• U.S. drone maker offers Ukraine two aircraft for $1. General Atomics Aeronautical Systems, the maker of armed drones, said it offered two of its training aircraft for sale for the symbolic price of $1. The sale would need approval from the Biden administration. The Wall Street Journal reported it would cost Ukraine $10 to ship it and $8 million a year to sustain it. The U.S. has provided small drones, but the kind offered are larger and can be armed with missiles.
  • Ukraine’s Defense Ministry responded to a report accusing it of firing rockets carrying banned antipersonnel mines into Russian-controlled territory. In a statement on Telegram, the ministry said Ukraine is exercising its right to self-defense, according to Article 51 of the U.N. Charter. It also urged Human Rights Watch, which released the report, to pressure Russia to end its “criminal war.”

3. Global impact

  • Ukraine “really” deserves to join NATO, Czech President-elect Petr Pavel said. Speaking to the BBC, the retired general said Ukraine would be “morally and practically ready” to join once the war with Russia ends. “If we leave Ukraine without assistance, they would most probably lose this war," he said. “And if they lose — we all lose.”
  • South Korean Defense Minister Lee Jong-sup did not rule out sending weapons to Ukraine when asked about it at a news conference with U.S. Defense Secretary Lloyd Austin. Lee said that he was aware of the “need for the international effort” and that the South Korean government is paying “close attention.” Such an act would require changes to Seoul’s policy that says defense goods can be exported only “for peaceful purposes.”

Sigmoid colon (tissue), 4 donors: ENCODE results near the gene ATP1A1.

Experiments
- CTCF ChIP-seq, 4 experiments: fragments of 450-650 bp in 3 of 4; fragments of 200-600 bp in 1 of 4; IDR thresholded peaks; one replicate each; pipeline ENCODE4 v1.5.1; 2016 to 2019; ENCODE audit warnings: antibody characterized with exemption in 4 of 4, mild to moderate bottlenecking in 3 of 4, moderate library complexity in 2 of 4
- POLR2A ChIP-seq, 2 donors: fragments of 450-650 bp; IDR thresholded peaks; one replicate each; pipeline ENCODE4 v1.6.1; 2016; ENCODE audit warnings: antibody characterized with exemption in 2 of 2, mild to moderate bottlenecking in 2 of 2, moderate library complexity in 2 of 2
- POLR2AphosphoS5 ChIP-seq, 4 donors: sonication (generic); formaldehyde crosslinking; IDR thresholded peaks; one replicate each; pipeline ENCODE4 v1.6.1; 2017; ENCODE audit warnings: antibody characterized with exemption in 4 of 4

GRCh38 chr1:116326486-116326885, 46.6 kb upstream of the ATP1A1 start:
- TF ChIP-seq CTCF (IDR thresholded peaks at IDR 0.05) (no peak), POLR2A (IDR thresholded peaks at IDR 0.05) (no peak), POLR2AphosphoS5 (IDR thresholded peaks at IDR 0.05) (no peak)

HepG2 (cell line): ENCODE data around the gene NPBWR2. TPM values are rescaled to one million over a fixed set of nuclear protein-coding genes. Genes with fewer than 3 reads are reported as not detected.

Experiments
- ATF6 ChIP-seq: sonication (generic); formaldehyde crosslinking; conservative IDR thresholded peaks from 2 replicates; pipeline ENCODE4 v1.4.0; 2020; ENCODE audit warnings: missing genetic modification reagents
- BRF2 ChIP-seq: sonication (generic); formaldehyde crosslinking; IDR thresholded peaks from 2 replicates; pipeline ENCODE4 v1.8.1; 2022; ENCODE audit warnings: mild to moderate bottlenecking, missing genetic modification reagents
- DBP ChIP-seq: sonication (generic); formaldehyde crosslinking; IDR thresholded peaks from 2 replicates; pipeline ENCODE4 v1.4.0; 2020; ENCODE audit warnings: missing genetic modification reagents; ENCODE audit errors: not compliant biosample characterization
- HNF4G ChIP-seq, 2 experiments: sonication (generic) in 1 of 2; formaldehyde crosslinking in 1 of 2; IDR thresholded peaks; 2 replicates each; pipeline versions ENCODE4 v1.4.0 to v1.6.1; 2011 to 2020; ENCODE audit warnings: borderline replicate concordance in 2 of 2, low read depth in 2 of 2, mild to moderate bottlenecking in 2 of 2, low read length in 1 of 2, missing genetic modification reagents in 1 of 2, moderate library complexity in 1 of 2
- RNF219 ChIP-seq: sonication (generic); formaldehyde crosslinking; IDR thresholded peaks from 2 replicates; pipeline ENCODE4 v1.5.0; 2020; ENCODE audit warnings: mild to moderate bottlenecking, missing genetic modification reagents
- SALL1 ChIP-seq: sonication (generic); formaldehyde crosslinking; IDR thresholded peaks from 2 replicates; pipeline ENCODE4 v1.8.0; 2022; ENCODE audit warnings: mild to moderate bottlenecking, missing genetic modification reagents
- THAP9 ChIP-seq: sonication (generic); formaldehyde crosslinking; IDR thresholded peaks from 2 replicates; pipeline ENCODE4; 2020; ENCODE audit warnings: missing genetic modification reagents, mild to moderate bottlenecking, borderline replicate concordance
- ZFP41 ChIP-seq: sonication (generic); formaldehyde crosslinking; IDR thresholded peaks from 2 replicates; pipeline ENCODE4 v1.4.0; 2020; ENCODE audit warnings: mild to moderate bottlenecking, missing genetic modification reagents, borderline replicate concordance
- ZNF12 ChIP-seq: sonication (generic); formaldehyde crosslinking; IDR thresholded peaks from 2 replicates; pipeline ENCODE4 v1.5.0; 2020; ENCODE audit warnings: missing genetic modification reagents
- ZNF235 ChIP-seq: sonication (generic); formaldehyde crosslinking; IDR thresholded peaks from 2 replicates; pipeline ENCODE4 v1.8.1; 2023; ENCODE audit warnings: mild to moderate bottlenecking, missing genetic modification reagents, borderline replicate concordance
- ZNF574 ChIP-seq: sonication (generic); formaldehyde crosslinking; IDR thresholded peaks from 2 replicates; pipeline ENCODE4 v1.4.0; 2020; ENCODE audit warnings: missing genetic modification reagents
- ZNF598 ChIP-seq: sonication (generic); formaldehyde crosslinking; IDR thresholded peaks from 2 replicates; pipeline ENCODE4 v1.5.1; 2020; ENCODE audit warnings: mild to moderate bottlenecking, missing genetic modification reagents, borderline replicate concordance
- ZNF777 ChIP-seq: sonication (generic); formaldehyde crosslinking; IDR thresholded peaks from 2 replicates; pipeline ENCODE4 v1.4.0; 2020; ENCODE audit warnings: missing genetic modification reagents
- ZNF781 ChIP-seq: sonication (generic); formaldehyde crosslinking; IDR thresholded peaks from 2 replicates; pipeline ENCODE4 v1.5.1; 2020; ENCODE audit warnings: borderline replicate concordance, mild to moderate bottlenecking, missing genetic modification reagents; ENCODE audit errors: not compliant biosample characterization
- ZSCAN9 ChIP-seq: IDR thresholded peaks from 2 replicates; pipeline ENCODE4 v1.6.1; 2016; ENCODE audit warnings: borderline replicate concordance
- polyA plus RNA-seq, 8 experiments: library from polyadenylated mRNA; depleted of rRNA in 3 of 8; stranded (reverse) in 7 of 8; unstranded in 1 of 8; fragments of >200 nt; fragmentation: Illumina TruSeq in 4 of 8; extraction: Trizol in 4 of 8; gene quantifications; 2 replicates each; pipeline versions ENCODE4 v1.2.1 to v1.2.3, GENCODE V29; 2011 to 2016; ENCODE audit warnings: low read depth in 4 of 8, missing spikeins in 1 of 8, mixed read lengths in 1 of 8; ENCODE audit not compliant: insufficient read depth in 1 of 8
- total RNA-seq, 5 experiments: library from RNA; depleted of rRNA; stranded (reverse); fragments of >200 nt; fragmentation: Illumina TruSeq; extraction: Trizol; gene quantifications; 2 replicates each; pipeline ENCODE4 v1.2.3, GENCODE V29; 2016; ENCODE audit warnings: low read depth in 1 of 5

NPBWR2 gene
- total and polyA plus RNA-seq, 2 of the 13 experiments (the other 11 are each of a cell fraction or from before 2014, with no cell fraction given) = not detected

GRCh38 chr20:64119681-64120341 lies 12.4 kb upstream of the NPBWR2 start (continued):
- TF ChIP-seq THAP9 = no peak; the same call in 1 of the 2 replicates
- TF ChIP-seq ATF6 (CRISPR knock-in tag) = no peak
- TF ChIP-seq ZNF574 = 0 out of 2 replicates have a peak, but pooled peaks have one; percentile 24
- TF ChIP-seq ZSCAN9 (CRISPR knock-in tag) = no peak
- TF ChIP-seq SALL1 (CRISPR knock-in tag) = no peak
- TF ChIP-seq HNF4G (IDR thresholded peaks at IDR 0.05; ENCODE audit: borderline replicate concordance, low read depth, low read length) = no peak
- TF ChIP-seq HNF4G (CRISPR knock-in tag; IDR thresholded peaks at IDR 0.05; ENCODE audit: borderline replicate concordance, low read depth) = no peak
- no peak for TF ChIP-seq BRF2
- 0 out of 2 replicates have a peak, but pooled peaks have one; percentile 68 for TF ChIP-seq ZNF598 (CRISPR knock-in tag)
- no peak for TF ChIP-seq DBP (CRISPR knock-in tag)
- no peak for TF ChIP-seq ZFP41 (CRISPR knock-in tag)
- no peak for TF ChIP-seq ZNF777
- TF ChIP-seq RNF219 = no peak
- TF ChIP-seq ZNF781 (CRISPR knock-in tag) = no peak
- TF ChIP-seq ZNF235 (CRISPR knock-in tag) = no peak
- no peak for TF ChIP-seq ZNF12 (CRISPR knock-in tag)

• The International Olympic Committee said sanctions against Russian and Belarusian athletes are “not negotiable.” The sanctions prohibit international sporting events in either country, as well as the display of their flags. Zelensky has called on the IOC to ban Russian and Belarusian athletes from competing, but international sporting officials say that would constitute discrimination. The IOC has yet to make an official decision, Nenad Lalovic, a member of the executive board and president of the Serbian Wrestling Federation, said in an interview.

4. Analysis from our correspondents

The argument for why the West should change course on Ukraine: As Ukrainian demands for weapons could focus on fighter jets, a new report warns that the West’s current stance on Ukraine could put the United States on the path toward open-ended conflict that could escalate even more dangerously.

Since Russia’s invasion of Ukraine last year, Kyiv has clamored for more arms. The West, in turn, has agreed to their requests at almost every stage, providing weapons ranging from drones and HIMARS launchers to battle tanks, writes Ishaan Tharoor.

But a recent report by the influential Rand Corp. advises Western powers to push for a diplomatic solution to the conflict rather than continuing to arm Ukraine and allowing the war to continue.

Annabelle Timsit, Alex Horton, David L. Stern and Natalia Abbakumova contributed to this report.